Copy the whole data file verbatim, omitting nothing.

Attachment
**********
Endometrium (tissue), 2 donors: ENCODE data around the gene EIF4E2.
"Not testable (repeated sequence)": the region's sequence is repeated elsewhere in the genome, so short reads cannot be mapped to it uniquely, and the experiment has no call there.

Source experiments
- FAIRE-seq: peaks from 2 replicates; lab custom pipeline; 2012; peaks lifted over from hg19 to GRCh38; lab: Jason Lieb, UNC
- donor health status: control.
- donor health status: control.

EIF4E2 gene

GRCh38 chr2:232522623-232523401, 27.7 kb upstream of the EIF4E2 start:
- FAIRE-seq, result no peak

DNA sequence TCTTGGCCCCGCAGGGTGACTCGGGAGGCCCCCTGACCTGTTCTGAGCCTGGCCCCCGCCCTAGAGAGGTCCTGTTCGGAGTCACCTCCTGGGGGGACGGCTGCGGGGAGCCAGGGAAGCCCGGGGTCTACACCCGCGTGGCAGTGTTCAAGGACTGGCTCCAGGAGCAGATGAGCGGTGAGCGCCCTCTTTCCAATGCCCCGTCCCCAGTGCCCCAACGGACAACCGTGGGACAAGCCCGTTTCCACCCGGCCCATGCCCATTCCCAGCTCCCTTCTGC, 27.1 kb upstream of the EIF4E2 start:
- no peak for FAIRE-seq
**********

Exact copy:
Endometrium (tissue), 2 donors: ENCODE data around the gene EIF4E2.
"Not testable (repeated sequence)": the region's sequence is repeated elsewhere in the genome, so short reads cannot be mapped to it uniquely, and the experiment has no call there.

Source experiments
- FAIRE-seq: peaks from 2 replicates; lab custom pipeline; 2012; peaks lifted over from hg19 to GRCh38; lab: Jason Lieb, UNC
- donor health status: control.
- donor health status: control.

EIF4E2 gene

GRCh38 chr2:232522623-232523401, 27.7 kb upstream of the EIF4E2 start:
- FAIRE-seq, result no peak

DNA sequence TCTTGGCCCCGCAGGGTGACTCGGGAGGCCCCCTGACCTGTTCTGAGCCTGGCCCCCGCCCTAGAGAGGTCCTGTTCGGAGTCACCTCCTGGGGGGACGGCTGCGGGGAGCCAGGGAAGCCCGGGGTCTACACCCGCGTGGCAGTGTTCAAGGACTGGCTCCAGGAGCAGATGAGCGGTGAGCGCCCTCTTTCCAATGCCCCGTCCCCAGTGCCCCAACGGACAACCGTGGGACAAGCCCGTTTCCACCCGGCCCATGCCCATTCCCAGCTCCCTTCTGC, 27.1 kb upstream of the EIF4E2 start:
- no peak for FAIRE-seq